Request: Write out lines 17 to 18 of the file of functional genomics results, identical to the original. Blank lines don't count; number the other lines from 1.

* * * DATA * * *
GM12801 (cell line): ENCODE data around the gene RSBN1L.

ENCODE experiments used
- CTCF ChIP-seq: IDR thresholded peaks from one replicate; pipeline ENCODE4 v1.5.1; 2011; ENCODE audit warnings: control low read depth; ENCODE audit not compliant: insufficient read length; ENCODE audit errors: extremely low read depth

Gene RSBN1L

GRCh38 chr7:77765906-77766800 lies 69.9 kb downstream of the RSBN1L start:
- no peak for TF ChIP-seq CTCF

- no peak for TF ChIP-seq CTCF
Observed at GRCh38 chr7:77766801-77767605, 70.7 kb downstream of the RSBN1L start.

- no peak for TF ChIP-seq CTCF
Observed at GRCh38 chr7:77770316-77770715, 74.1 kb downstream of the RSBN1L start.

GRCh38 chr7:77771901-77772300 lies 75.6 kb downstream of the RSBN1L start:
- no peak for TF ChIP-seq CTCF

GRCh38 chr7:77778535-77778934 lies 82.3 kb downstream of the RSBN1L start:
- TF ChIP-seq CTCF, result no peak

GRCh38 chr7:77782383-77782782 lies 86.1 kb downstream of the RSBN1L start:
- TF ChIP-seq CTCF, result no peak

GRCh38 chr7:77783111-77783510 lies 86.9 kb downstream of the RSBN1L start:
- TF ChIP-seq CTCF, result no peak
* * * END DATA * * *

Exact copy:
GRCh38 chr7:77783111-77783510 lies 86.9 kb downstream of the RSBN1L start:
- TF ChIP-seq CTCF, result no peak